Eastern Standard - January 9, 2020

Jan 9, 2020

Drugs, incarceration and the Kentucky business community: Kentucky Chamber of Commerce President and CEO Ashley Watts on de-felonizing drug possession. And, Kentucky Health News reporter Melissa Patrick on how newsrooms are changing the words used to report about drug addiction. Plus, the micro-credential, a tool for classroom teachers that is making a difference. And, Tom Eblen with the 2020 inductees into the Kentucky Writers Hall of Fame.

Contact: Tom Martin at or leave voicemail at 859-622-9358

Mary Meehan / WEKU.Fm

Wearing a T-shirt emblazoned with Voices of Hope in a vibrant blue, Ethan Hawes pushes their straight black hair over a shoulder and starts to work making phone calls under the steady gaze of a plush hedgehog on the corner of the desk. "Hi, this is Ethan calling from Voices of Hope. How are you doing today?”

It goes like that for about 30 minutes as Hawes works through a contact list. Some don’t answer. Some just can’t chat.

“Okay, darling. Well, how about just give us a call back when you have a few minutes? Okay. Alright, sounds good.”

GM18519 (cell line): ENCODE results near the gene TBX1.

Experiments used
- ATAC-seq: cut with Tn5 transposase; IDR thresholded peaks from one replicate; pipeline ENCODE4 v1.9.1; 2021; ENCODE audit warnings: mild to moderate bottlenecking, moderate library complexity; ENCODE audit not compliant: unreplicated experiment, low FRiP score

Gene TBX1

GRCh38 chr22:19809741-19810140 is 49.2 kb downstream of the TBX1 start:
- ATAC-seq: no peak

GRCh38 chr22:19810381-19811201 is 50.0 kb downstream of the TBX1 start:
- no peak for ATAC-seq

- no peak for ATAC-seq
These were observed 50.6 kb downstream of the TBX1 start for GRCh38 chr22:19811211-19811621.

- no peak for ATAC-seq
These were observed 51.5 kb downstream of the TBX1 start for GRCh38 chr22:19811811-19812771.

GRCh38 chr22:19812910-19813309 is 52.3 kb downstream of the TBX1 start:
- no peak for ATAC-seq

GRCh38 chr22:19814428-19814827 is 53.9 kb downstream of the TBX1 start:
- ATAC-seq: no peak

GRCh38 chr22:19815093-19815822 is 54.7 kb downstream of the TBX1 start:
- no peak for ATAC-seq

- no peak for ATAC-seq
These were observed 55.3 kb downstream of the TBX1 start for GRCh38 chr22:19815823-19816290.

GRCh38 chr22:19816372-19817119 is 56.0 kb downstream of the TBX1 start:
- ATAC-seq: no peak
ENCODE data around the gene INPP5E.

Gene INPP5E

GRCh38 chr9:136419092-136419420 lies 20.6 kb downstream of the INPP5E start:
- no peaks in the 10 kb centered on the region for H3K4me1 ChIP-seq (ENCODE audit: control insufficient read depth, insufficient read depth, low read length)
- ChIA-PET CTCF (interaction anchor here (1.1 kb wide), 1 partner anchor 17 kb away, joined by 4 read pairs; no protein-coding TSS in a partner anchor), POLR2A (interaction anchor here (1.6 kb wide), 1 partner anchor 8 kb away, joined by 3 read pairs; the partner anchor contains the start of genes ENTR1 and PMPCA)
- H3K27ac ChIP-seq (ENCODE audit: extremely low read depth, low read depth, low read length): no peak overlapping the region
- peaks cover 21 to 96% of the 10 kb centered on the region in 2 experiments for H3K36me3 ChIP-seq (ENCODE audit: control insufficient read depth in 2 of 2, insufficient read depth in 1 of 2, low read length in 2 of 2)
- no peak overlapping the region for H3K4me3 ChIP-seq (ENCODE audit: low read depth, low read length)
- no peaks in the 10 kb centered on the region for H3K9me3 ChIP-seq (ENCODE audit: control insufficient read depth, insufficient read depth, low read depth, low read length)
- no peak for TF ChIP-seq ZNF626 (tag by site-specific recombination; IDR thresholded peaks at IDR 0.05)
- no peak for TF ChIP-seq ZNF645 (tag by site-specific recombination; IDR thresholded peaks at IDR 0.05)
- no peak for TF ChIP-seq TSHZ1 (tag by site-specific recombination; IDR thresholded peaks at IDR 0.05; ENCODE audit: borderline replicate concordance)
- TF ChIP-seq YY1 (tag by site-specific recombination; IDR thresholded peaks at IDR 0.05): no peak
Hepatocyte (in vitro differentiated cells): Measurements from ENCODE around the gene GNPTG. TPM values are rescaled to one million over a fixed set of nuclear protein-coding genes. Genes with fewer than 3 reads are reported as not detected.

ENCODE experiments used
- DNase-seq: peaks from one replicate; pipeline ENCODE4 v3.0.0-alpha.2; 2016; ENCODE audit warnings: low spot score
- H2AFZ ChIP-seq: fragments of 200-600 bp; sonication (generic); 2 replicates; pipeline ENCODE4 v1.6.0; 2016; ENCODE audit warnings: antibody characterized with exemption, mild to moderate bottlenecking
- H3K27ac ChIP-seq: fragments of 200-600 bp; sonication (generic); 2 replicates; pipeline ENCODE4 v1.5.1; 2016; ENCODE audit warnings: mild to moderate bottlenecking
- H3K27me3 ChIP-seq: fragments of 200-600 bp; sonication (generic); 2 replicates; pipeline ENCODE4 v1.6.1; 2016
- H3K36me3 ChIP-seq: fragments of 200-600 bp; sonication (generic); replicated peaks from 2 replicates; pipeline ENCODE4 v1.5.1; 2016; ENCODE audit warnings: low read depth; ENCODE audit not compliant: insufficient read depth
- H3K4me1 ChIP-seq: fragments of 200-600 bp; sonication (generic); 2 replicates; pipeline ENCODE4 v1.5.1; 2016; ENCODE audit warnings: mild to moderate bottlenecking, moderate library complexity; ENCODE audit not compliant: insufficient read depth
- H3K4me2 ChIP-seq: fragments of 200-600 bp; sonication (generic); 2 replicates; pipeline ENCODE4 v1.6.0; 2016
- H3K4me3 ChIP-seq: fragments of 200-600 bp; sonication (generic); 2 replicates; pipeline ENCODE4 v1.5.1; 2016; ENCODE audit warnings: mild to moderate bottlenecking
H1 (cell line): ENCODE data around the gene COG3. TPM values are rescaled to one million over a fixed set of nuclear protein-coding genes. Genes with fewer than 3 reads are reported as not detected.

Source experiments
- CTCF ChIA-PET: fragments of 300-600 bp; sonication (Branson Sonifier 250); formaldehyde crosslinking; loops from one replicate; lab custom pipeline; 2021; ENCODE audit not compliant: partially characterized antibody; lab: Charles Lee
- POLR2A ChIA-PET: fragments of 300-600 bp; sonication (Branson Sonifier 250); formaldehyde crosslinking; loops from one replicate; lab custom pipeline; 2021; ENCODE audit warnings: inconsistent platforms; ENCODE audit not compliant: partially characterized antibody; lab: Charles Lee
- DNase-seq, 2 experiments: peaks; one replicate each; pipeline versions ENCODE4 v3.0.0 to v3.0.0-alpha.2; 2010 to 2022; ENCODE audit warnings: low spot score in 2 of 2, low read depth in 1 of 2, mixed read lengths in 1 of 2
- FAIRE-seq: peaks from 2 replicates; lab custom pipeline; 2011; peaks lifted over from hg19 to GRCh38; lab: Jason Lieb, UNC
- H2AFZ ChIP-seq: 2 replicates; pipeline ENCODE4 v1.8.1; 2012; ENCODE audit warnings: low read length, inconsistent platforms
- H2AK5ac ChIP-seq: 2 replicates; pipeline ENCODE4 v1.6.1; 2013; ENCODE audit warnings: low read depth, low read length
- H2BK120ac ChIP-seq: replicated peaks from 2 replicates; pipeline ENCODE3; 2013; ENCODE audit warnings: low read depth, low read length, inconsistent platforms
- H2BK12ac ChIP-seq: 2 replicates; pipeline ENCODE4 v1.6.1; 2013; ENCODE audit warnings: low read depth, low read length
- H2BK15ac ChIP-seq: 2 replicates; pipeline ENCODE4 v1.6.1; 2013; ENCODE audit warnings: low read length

A Growing Recovery: Food Service And Farming Jobs Provide A Path Out Of Addiction

May 20, 2019
Brittany Patterson/OhioValleyReSource

Located in South Charleston, West Virginia, the former church turned restaurant has a funky, yet calming vibe. Twinkle lights and mismatched dining room sets dot the space. For $8 to $10 a plate, diners can enjoy a locally-sourced meal. The menu today is apple sage pork tips, spiralized zucchini (or “zoodles”), roasted broccoli, and a salad of spinach grown just a few miles away.

Autumn McCraw helped prepare today’s meal. The 35-year-old Charleston resident sports a maroon apron and greets every customer with a smile. Her days here typically start around 8 a.m.


The parents of two teenagers killed during a shooting at Marshall County High School last year testified on Thursday in favor of a bill that seeks to improve safety in Kentucky schools.

Bailey Holt and Preston Cope, both sophomores, died on January 23, 2018 after police say a fellow student took his step-father’s pistol from a closet at home and opened fire on a group of students before school started.

Grants Support Marshall County Recovery Efforts

Sep 3, 2018
Marshall County High School

Kentucky Governor Matt Bevin and the Justice and Public Safety Cabinet have approved additional grants to support victims and families affected by the Marshall County High School shooting.

The two grants come through the federal Victims of Crime Act. The Marshall County Board of Education will receive more than $260,000 dollars for its Marshall Strong Recovery Project.

This will pay for a coordinator to develop and oversee a comprehensive recovery plan. More than $220,000  will go to support victim services during the trial of the accused shooter.